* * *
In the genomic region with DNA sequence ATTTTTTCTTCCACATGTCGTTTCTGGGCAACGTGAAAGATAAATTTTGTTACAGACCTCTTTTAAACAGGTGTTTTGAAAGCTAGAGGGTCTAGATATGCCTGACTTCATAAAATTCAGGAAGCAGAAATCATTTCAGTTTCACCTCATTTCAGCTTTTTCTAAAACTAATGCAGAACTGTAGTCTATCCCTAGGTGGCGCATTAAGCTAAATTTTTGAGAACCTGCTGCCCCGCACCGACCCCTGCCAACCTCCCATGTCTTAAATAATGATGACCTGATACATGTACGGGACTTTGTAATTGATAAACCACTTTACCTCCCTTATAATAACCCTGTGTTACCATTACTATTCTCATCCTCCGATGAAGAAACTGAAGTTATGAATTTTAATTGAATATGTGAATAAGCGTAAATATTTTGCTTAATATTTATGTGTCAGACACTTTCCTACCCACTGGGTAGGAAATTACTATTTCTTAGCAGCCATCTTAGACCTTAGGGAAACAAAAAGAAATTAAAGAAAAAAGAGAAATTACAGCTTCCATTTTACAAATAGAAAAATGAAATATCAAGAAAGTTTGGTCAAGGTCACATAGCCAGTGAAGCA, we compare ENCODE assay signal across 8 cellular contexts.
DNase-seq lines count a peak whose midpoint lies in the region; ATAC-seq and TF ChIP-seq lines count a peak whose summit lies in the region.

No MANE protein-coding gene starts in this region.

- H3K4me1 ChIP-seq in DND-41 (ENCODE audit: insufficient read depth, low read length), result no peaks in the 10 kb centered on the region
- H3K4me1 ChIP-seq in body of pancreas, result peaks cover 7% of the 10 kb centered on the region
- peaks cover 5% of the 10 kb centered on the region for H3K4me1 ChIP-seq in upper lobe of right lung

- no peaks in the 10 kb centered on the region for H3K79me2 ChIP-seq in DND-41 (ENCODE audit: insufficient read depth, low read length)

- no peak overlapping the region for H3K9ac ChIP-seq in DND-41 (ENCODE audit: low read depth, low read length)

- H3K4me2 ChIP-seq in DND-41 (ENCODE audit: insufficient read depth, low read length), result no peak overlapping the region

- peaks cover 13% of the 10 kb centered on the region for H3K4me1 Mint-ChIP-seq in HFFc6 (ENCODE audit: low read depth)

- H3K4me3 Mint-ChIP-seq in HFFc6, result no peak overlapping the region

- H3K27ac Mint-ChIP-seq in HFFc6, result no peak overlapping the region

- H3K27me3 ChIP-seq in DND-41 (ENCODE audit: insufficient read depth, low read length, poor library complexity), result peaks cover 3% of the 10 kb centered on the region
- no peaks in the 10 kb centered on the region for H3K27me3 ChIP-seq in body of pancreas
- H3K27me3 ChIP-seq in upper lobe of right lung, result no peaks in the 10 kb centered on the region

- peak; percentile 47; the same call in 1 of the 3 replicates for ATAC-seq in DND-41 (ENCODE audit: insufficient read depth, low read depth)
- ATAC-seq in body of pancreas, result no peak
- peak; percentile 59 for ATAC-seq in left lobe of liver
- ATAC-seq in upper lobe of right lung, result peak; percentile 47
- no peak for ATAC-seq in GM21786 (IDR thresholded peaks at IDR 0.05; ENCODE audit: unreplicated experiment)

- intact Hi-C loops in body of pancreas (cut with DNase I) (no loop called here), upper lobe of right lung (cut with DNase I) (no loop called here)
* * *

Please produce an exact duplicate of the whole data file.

In the genomic region with DNA sequence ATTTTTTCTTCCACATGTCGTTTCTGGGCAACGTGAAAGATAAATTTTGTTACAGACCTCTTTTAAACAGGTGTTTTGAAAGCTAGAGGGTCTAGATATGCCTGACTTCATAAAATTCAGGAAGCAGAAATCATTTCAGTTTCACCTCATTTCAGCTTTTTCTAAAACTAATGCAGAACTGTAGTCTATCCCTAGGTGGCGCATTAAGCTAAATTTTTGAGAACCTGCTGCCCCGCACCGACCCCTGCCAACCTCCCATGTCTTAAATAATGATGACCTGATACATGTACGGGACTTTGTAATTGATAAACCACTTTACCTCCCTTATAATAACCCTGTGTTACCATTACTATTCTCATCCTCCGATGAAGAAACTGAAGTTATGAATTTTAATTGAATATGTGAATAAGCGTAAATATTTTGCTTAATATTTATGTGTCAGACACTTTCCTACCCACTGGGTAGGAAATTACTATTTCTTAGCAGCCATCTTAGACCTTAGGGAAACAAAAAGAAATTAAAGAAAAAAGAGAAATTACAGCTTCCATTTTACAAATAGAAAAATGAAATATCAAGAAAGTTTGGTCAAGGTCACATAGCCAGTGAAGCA, we compare ENCODE assay signal across 8 cellular contexts.
DNase-seq lines count a peak whose midpoint lies in the region; ATAC-seq and TF ChIP-seq lines count a peak whose summit lies in the region.

No MANE protein-coding gene starts in this region.

- H3K4me1 ChIP-seq in DND-41 (ENCODE audit: insufficient read depth, low read length), result no peaks in the 10 kb centered on the region
- H3K4me1 ChIP-seq in body of pancreas, result peaks cover 7% of the 10 kb centered on the region
- peaks cover 5% of the 10 kb centered on the region for H3K4me1 ChIP-seq in upper lobe of right lung

- no peaks in the 10 kb centered on the region for H3K79me2 ChIP-seq in DND-41 (ENCODE audit: insufficient read depth, low read length)

- no peak overlapping the region for H3K9ac ChIP-seq in DND-41 (ENCODE audit: low read depth, low read length)

- H3K4me2 ChIP-seq in DND-41 (ENCODE audit: insufficient read depth, low read length), result no peak overlapping the region

- peaks cover 13% of the 10 kb centered on the region for H3K4me1 Mint-ChIP-seq in HFFc6 (ENCODE audit: low read depth)

- H3K4me3 Mint-ChIP-seq in HFFc6, result no peak overlapping the region

- H3K27ac Mint-ChIP-seq in HFFc6, result no peak overlapping the region

- H3K27me3 ChIP-seq in DND-41 (ENCODE audit: insufficient read depth, low read length, poor library complexity), result peaks cover 3% of the 10 kb centered on the region
- no peaks in the 10 kb centered on the region for H3K27me3 ChIP-seq in body of pancreas
- H3K27me3 ChIP-seq in upper lobe of right lung, result no peaks in the 10 kb centered on the region

- peak; percentile 47; the same call in 1 of the 3 replicates for ATAC-seq in DND-41 (ENCODE audit: insufficient read depth, low read depth)
- ATAC-seq in body of pancreas, result no peak
- peak; percentile 59 for ATAC-seq in left lobe of liver
- ATAC-seq in upper lobe of right lung, result peak; percentile 47
- no peak for ATAC-seq in GM21786 (IDR thresholded peaks at IDR 0.05; ENCODE audit: unreplicated experiment)

- intact Hi-C loops in body of pancreas (cut with DNase I) (no loop called here), upper lobe of right lung (cut with DNase I) (no loop called here)